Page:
Cashless Options In Tokyo / How to setup PayPay and Merpay

Have you been living in Tokyo for some time now and getting tired of walking around with loads of cash in your wallet?

Soon to live in Tokyo and want to know what cashless options there are?

Even though Japan has been slow in moving towards a cashless society, some excellent companies are emerging and aiming to help with quick payments and keeping your wallet lighter.

Rapidly Growing Landscape for Cashless Options

With the Olympics on its way and the Osaka World Expo in 2025, there is sure to be an influx in foreign tourists. With that in mind, the government wanted to boost the economy by getting cash flowing. They realized that it’s easier for people to swipe a card and make some payments rather than spending bills. Since credit cards are still not as common (read our article here on the best credit cards out there for Expats in Japan), they have pushed for and backed up some cashless options.

Companies such as RPay (Rakuten Pay), LINE Pay, Google Pay, and Apple Pay, have a great cashless Ecard set up, and even provide their apps in English. Although those are great options, some options are more common in Japan, which becomes apparent the more you shop, train ride, and walk around the city. The latest, most present, and possibly the most popular cashless option, is the PayPay app.

In this article, we will go over a few of the most common cashless options. Since the services below are in Japanese, we will help you navigate them and start the cashless life you’ve been longing for in Tokyo.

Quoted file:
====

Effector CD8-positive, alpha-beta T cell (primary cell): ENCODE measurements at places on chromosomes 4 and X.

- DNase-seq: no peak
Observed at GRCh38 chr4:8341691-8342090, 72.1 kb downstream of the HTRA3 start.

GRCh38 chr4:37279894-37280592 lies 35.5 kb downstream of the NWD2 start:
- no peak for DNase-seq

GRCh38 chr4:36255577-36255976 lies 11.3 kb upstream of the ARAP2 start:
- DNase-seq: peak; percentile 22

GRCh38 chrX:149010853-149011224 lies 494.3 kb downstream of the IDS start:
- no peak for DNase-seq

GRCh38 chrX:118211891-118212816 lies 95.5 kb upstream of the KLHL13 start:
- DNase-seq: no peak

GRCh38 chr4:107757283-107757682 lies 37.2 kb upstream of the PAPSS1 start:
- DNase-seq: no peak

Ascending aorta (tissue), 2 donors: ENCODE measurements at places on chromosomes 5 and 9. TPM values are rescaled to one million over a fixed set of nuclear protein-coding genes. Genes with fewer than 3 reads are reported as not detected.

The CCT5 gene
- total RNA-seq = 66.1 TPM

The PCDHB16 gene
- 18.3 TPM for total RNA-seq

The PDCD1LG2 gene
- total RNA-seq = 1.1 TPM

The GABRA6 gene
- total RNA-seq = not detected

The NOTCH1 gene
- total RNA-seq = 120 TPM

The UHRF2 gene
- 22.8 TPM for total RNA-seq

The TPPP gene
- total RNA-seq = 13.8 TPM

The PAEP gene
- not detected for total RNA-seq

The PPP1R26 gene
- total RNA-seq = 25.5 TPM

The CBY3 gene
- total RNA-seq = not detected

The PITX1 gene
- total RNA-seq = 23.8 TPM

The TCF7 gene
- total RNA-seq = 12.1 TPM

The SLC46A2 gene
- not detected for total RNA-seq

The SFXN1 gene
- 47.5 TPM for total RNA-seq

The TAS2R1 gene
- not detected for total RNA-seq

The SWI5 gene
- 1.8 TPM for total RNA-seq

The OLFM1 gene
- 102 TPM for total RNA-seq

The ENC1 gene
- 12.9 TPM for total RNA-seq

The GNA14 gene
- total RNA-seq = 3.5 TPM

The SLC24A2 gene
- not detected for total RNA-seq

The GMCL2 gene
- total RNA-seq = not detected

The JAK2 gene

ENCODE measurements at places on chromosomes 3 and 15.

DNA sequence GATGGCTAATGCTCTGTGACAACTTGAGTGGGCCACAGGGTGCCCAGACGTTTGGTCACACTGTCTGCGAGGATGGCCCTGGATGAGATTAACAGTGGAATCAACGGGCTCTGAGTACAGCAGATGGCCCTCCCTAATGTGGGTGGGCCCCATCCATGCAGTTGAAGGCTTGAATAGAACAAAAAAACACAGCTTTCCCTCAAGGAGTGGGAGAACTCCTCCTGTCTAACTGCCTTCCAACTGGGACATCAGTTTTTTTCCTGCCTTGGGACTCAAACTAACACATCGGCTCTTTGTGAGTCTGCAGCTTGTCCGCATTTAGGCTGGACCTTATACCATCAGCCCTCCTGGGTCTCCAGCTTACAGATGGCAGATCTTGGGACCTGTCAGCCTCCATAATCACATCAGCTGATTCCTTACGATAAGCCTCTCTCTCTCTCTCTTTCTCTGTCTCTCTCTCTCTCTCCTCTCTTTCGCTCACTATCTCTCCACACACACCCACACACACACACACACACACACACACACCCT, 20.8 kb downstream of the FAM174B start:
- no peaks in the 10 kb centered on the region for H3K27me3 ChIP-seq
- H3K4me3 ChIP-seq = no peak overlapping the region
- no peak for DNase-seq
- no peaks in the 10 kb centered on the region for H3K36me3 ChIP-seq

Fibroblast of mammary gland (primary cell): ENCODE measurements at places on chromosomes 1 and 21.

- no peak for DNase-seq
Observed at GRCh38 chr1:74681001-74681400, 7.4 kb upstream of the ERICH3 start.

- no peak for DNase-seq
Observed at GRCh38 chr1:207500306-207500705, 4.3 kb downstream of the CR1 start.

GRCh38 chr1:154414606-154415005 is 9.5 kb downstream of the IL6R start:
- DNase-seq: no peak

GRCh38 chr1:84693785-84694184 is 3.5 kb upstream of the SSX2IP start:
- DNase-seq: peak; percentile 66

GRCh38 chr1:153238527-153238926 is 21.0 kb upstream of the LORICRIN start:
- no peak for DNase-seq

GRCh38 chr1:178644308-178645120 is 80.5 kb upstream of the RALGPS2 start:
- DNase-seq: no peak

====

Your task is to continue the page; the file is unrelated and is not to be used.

PayPay sounds similar to the ‘PayPal’ system we Expats know.  However, PayPay works more like a prepaid cash card, than a banking system. The app, which is free to use and download onto your smartphone, has exploded with popularity because of its cash back rewards, and shop owners love how easy it is to setup for commerce. You pull up the App on your smartphone and load it with funds with your credit card, your bank account, or cash through Seven Bank ATM.

The only downside for us Expats who don’t read Japanese, is that the App is only in Japanese.

Have no fear- that’s why we are here!

If you want to jump on the PayPay bandwagon and make life easier going cashless, please follow our translated steps below!  ( here are the steps on PayPay’s website: )


How to Apply?

1) Download the App onto your smartphone

– Enter your phone number and a password to receive a confirmation code. Enter the code received through text and complete the registration.

PayPay registration (2020 June)


2) Set up a payment method.

– They have three options: Bank Account, Seven Bank ATM, or a credit card.

••• PayPay with Bank Account:

Select Other (その他) on the home page. Select the Bank Account Registration (銀行口座登録) and choose your bank. Then enter your account information: Branch name, account number, and account name.

PayPay registration, bank account select (2020 June)



••• PayPay with Seven Bank ATM:

You do not need a bank card with Seven Bank to use this system.

Go to a Seven Bank ATM. Select Transaction on Smartphone (スマートフォンでの取引) at the ATM

-On your PayPay App, select Charge (チャージ) and then Seven Bank ATM. Scan the QR code found on the ATM and then enter the confirmation number. Deposit your desired amount of money you would like charged to your account. Press Confirm (確認), then your deposit is complete.